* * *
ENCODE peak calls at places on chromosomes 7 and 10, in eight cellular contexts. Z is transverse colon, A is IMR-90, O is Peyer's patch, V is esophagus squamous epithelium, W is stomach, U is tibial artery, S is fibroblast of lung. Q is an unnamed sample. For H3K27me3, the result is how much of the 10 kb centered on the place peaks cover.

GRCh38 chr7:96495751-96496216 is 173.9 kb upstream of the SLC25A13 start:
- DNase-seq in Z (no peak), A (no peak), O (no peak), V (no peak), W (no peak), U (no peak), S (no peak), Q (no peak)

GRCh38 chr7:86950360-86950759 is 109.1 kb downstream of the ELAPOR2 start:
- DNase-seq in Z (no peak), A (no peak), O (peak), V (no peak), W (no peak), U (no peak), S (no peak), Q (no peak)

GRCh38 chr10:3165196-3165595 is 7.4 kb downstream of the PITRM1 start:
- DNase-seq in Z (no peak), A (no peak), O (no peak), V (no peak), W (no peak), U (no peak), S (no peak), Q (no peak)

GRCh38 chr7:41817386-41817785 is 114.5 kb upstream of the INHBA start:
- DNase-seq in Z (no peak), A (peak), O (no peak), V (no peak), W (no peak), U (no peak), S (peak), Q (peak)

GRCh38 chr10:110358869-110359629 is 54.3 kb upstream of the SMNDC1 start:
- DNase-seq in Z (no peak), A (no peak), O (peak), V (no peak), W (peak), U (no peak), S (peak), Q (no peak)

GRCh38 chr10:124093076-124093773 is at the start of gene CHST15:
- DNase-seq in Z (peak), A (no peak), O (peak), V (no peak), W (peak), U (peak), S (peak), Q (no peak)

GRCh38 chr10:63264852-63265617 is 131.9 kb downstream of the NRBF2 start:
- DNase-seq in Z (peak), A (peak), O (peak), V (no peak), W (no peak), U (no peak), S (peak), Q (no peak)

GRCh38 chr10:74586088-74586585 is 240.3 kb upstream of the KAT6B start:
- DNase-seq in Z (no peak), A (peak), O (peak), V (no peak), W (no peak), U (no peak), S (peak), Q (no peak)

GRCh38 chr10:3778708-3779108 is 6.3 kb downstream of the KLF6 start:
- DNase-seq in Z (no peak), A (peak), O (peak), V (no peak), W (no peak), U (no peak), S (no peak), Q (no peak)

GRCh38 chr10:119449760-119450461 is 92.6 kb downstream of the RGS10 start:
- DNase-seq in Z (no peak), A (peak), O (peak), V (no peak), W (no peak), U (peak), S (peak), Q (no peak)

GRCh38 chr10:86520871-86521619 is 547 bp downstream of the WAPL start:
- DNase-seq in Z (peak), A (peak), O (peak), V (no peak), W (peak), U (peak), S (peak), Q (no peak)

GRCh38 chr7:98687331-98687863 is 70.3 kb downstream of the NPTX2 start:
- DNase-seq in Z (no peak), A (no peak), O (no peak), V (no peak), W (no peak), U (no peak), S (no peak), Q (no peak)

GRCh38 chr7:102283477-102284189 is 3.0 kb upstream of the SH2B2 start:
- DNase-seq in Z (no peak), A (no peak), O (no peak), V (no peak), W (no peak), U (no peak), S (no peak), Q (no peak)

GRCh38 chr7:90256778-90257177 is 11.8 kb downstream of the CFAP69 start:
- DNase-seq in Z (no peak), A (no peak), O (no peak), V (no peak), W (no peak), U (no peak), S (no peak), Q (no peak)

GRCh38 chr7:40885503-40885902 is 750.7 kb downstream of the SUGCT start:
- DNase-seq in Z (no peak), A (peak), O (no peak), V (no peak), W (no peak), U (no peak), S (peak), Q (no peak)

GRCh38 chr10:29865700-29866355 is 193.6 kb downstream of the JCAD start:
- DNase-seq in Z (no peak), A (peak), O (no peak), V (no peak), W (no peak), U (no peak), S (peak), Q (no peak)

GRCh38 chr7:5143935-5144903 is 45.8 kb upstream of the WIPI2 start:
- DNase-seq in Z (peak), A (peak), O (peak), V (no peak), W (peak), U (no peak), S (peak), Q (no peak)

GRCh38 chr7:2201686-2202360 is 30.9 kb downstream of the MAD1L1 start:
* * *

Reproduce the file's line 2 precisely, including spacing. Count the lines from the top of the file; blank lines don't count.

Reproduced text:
GRCh38 chr7:96495751-96496216 is 173.9 kb upstream of the SLC25A13 start: